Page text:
Plans for more ambitious national caps on emissions of key pollutants by 2030 were informally agreed by MEPs and the Dutch presidency of the European Council on Thursday (30 June).
Air pollution causes about 400,000 premature deaths in the EU per year, according to the European Commission. The agreement now needs to be endorsed by the Environment Committee and the European Parliament as a whole, and will be put to a vote in the Environment Committee on 12 July.
The proposal sets out the national emission reduction commitments for the main pollutantsâ€”sulphur dioxide (SO2), nitrogen oxides (NOx), non-methane volatile organic compounds (NMVOC), ammonia (NH3), and fine particulates.
Annex II aims for emission reductions resulting in a 49.6% health improvement, a compromise between the European Parliamentâ€™s starting position of 52% and the Council of the EUâ€™s 48%.
As advocated by MEPs, the agreement includes wording reiterating the EU commitment to identifying and responding to source control legislation that is failing to work, such as the discrepancy between real world emissions and NOx test emissions from EURO 6 diesel cars.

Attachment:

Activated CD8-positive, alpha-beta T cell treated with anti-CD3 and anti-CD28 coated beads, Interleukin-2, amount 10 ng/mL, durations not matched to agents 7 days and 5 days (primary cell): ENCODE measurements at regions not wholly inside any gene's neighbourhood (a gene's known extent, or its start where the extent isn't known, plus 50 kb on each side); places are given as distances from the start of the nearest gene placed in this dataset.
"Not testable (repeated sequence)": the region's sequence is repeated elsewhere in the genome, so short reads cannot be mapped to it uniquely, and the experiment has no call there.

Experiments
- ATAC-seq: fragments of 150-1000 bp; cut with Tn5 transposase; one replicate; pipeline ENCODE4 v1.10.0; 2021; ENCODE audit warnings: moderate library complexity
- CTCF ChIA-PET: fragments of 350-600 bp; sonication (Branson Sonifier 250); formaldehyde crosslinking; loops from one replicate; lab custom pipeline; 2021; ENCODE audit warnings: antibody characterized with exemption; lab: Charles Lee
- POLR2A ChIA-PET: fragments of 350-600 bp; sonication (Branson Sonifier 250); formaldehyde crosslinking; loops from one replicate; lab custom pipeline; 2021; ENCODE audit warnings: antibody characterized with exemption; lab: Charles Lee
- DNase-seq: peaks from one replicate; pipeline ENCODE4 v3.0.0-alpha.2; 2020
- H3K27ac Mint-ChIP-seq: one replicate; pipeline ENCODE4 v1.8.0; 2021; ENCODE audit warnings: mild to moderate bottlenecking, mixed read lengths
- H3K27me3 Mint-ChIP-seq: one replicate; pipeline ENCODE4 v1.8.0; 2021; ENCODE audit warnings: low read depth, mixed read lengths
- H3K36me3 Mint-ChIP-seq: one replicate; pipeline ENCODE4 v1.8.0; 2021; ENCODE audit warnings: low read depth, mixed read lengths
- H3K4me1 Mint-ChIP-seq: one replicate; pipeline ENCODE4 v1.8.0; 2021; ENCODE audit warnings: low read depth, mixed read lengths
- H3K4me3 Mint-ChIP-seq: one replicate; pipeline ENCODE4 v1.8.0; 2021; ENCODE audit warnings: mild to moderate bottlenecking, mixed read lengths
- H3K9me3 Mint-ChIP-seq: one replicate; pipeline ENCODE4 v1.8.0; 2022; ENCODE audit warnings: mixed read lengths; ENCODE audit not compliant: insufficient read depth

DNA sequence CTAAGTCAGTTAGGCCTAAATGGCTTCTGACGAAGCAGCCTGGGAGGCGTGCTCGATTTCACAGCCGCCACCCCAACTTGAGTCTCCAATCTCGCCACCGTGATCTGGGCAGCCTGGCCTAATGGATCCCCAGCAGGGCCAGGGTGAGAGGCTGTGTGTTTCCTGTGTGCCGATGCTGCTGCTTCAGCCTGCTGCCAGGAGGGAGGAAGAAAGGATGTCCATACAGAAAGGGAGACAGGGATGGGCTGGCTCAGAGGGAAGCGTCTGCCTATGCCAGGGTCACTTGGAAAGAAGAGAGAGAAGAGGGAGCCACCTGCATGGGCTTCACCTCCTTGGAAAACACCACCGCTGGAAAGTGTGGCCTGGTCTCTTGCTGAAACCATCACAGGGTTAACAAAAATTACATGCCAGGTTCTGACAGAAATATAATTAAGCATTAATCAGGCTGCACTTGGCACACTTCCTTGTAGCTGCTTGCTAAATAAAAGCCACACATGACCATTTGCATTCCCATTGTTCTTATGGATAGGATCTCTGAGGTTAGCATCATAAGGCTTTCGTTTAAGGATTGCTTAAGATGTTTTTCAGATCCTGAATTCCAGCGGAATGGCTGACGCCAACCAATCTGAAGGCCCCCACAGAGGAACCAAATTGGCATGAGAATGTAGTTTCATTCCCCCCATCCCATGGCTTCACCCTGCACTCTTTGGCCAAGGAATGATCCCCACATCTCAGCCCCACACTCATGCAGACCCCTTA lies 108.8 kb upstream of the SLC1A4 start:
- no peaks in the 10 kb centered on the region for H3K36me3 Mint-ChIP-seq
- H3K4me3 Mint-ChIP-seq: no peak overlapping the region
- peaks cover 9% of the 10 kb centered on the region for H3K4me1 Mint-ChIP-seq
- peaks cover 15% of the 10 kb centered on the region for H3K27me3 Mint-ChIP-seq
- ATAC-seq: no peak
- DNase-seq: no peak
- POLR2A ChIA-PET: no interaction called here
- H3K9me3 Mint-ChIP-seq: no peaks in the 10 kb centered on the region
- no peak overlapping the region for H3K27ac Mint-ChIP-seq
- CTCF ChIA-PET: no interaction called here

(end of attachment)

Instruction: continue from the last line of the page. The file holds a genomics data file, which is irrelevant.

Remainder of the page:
Member states insisted that methane be excluded from the scope of the directive. However, the Commission confirmed that it could trigger a review on this point.
Lead MEP Julie GirlingÂ (ECR, UK), said: “The evidence on poor air quality is clear – air pollution doesnâ€™t stop at member state borders.â€
â€œI am very pleased to have struck an agreement during the Dutch presidency to reduce health impacts by about 50% by 2030. Ensuring member states are on track to reach their targets is key and I am confident this first reading agreement will contribute to better air quality for citizens across the EU.”
Environment Committee chairman Giovanni La Via (EPP, IT), said: â€œI thank the Dutch presidency and Parliamentâ€™s negotiating team for their efforts in bridging positions which were initially very far apart.â€
â€œWe are all aware that atmospheric pollutants cause the premature deaths of more than 400,000 people every year in the EU. That is why we, in the Parliament, decided that our level of ambition on NEC should be as high as possible in order to save lives, but we also believe that these measures should remain cost-effective and realistic, and be based on robust scientific evidence.â€